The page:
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Le statut de l’Église orthodoxe de Grèce

The Orthodox Church of Greece was established by the State with the status of a legal entity under public law. From then onwards, the relations between state and Church have been generally governed by the so-called system of ‘state-law rule’, according to which the Church has the status of a state agency. The Ordinance of 1833 stipulated that the King was the administrative head of the Church. In particular, King Otto was the supreme leader of the Church, having the power to appoint all the members of its synod. Furthermore, all Synodal decisions had to be approved by him, or else they would be considered null and void. The subordination of the Church to the state resulted in the ‘institutional’ identification between the two spheres. On the other hand, this interplay has given to the Church the opportunity to reproduce its social power and escape -at least partially– from the effects of the secularisation process. The main characteristics, the ‘ideal type’, of the ‘state-law rule’ system, various forms of which have been in effect to this day in Greece, are in principle the following : a) the state has the upper hand as concerns the religious affairs. The two spheres are not on an equal footing, the Church being typically subordinated to the political power ; b) Orthodox Christianity is recognised in Greece as the ‘prevailing’ religion of the state, i.e. the official religion ; c) the Church is a legal person under public law ; d) the Orthodox Church enjoys a privileged legal and financial position compared to the other cults ; and e) the state guarantees, however, the right of religious freedom to all its citizens.

After the establishment of the Greek state in 1830, the Orthodox Church proclaimed itself as the national Church in 1833, aligning closely with the state’s ideological framework and reinforcing national identity. This led to a symbiotic relationship between the Orthodox Church and the Greek state, characterised by collaboration and minimal conflict. The state viewed the Church as the ’mother of the nation,’ while the Church supported the state’s national policies and ideology, including wartime efforts and the promotion of Helleno-Christianism.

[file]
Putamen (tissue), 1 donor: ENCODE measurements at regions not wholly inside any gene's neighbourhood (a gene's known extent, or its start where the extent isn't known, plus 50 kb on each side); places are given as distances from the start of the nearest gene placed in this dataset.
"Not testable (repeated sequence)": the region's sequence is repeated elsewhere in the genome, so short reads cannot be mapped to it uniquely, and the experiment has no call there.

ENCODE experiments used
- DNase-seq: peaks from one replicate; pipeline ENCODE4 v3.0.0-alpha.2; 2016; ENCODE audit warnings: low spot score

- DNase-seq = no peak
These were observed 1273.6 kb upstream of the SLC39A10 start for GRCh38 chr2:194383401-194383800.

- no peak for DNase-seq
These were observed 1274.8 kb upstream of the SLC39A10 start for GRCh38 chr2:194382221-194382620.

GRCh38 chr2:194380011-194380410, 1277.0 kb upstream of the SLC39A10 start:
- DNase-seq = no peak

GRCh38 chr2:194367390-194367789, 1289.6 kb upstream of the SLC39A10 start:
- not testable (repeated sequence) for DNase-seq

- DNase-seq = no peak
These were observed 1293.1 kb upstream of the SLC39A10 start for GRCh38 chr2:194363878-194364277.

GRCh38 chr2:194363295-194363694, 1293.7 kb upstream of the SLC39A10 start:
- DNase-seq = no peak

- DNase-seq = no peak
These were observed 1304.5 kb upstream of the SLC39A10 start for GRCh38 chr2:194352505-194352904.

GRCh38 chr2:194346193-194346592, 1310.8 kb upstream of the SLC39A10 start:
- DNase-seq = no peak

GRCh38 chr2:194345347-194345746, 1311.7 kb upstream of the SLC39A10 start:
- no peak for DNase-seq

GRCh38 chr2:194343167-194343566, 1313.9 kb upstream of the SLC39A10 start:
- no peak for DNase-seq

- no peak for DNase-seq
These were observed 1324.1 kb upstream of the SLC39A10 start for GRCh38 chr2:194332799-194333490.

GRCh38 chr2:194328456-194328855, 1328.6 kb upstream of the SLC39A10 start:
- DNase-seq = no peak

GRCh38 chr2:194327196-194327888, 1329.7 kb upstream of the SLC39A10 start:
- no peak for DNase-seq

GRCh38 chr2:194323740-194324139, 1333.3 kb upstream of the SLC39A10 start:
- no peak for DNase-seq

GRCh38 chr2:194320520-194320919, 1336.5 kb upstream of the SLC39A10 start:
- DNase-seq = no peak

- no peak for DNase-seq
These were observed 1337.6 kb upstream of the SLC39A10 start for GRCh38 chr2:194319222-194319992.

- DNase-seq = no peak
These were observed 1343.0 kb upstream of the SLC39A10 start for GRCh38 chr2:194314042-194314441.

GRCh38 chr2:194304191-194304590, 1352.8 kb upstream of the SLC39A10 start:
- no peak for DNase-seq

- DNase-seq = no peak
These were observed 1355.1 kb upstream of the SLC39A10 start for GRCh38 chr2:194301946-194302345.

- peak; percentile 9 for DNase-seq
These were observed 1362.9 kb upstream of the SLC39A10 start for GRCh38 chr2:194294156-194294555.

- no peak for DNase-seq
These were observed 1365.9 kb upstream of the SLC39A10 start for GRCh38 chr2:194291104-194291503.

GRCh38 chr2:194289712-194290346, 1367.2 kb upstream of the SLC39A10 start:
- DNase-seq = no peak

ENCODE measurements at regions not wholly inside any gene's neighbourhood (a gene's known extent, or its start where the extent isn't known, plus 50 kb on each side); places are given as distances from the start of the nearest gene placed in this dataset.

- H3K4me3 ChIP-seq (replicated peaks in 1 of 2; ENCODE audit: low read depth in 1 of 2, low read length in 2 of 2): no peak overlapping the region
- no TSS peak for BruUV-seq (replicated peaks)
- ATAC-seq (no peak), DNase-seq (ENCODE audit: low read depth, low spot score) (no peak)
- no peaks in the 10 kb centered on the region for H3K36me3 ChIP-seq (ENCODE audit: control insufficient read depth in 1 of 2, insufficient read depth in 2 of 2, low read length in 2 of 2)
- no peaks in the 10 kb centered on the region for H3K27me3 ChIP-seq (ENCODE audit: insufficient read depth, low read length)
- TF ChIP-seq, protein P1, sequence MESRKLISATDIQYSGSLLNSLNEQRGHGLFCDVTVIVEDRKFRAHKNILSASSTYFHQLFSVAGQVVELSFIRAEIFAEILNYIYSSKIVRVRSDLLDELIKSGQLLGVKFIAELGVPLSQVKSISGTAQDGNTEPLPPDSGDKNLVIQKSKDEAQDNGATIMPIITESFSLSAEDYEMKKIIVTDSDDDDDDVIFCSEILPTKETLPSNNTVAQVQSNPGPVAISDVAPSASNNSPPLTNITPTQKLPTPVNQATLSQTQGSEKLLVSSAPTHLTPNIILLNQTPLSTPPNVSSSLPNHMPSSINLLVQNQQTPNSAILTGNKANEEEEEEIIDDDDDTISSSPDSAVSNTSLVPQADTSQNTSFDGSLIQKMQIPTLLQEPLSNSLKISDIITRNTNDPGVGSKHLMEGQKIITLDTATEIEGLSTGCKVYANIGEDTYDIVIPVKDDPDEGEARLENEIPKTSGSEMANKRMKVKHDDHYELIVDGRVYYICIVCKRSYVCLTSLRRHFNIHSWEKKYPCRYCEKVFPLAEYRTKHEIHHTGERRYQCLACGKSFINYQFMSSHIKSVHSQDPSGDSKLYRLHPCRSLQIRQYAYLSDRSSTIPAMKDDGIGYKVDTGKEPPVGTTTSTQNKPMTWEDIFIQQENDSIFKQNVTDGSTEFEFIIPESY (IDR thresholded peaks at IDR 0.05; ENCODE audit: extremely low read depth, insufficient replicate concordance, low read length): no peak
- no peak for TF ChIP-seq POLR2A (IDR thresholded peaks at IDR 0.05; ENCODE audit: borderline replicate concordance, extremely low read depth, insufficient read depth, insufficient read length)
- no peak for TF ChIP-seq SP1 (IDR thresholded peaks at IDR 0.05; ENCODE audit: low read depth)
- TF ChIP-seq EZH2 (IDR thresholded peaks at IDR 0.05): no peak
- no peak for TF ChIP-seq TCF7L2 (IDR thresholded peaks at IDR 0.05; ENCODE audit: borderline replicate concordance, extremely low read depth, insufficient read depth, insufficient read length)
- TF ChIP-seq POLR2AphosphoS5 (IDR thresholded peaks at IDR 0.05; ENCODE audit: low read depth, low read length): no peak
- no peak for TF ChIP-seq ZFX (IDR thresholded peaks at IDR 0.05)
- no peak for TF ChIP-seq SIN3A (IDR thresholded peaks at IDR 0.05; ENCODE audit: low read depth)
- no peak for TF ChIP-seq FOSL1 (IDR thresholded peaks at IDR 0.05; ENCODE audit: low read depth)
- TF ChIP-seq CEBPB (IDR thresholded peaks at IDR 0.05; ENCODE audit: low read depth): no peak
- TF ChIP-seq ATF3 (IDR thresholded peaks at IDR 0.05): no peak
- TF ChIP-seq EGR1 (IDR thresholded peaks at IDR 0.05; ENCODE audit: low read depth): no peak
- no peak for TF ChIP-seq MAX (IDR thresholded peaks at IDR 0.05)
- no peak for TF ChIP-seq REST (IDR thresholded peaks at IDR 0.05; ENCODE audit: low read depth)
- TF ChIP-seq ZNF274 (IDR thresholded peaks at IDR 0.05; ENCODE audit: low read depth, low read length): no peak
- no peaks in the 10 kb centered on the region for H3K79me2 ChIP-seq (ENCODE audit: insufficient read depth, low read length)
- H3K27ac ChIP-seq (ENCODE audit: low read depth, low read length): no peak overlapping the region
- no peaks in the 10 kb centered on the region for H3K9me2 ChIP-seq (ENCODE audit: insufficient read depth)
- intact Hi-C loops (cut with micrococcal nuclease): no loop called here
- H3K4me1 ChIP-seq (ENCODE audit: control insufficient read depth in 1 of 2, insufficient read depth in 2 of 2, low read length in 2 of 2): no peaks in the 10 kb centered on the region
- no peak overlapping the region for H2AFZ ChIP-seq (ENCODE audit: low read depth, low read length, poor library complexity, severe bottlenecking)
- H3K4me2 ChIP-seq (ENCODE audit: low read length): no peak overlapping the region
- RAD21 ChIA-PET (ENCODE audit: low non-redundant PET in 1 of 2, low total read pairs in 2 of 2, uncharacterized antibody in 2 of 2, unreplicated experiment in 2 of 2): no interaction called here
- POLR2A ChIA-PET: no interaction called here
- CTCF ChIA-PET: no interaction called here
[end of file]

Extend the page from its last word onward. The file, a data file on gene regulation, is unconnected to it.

Throughout the 20th century, particularly with the rise of socialist and communist ideologies in Greek society, the Church assumed an increasingly vital role as a bulwark against communism. It played a key part in shaping and perpetuating the ideology of Helleno-Christianism or Helleno-Orthodoxy, which merges ancient Greek, Byzantine, and Modern Greek identities. This ideology asserts the uniqueness of the Greek nation, divinely blessed, with an emphasis on historical and biological continuity. It propagates the notion that a true Greek identity necessitates adherence to Orthodoxy, thereby intertwining religion and nationalism.

The Church’s discourse often critiques Western values such as Enlightenment ideals, modernity, individualism, and human rights, while extolling the virtues of the East, particularly the Byzantine Empire and Orthodox Christianity.

Article 3 of the Constitution (1975, revised in 2019) designates Eastern Orthodoxy as the prevailing religion in Greece, emphasising its doctrinal unity with the Great Church of Christ in Constantinople and other churches adhering to the same beliefs. Additionally, the Greek Parliament holds legislative authority over religious matters (Article 72, paragraph 1). The specifics of state-Church relations are outlined in Law 590/1977 (Official Government Gazette A’ 146), which mandates cooperation between the Church and state on matters of mutual interest including youth education, military religious services, support for marriage and family, preservation of religious relics and monuments, establishment of new religious holidays, and protection against religious insults.

Despite a decline in followers and waning public trust in recent decades, the Orthodox Church remains influential in shaping both societal norms and political discourse, maintaining a significant role in Greek society.

D 14 juin 2024    AAlexandros Sakellariou AKonstantinos Papastathis

CNRS Unistra Dres Gsrl

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